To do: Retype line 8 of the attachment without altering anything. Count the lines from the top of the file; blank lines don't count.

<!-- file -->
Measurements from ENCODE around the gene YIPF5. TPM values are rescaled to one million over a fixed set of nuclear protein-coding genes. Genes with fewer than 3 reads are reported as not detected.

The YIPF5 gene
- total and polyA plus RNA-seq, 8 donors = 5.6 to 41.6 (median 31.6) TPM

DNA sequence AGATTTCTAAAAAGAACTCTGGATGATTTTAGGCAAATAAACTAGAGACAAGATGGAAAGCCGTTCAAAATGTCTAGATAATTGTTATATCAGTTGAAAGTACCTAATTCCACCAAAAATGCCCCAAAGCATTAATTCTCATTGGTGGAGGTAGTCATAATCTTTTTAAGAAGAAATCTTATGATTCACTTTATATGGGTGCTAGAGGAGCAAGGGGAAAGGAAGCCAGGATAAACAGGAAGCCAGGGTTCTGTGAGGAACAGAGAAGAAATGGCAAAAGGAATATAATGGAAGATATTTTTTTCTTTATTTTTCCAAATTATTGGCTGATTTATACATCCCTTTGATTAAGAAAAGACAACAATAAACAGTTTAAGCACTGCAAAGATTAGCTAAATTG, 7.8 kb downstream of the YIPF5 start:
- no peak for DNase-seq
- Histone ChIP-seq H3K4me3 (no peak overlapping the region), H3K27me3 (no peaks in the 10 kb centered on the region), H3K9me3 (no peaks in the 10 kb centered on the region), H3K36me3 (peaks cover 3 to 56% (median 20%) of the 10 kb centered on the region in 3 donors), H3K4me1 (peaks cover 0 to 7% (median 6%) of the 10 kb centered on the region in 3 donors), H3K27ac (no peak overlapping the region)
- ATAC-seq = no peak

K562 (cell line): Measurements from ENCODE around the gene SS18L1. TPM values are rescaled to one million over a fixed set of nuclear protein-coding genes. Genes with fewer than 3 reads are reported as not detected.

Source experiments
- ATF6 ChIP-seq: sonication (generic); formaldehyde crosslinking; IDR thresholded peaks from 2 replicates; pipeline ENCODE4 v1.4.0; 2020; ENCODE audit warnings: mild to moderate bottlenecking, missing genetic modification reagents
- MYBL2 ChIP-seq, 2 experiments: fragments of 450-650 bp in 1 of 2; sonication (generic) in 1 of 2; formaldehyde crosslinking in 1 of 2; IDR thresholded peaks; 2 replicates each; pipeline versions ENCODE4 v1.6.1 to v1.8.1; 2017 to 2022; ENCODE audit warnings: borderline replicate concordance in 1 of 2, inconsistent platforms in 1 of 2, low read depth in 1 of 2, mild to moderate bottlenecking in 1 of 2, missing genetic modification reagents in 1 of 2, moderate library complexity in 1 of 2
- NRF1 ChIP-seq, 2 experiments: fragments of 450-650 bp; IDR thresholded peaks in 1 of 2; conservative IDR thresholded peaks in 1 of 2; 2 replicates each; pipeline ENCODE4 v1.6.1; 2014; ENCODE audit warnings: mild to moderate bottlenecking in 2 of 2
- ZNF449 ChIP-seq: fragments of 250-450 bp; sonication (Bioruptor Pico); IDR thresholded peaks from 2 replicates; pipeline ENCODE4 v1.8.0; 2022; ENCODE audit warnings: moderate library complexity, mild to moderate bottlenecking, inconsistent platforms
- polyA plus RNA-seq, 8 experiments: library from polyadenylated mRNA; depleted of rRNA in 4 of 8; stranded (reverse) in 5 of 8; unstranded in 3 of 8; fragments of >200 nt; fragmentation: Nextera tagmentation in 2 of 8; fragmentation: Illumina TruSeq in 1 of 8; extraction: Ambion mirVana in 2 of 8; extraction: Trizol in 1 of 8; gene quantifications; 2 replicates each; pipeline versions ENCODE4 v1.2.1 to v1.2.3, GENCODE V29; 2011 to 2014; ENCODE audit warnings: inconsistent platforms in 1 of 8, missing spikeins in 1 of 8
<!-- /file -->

K562 (cell line): Measurements from ENCODE around the gene SS18L1. TPM values are rescaled to one million over a fixed set of nuclear protein-coding genes. Genes with fewer than 3 reads are reported as not detected.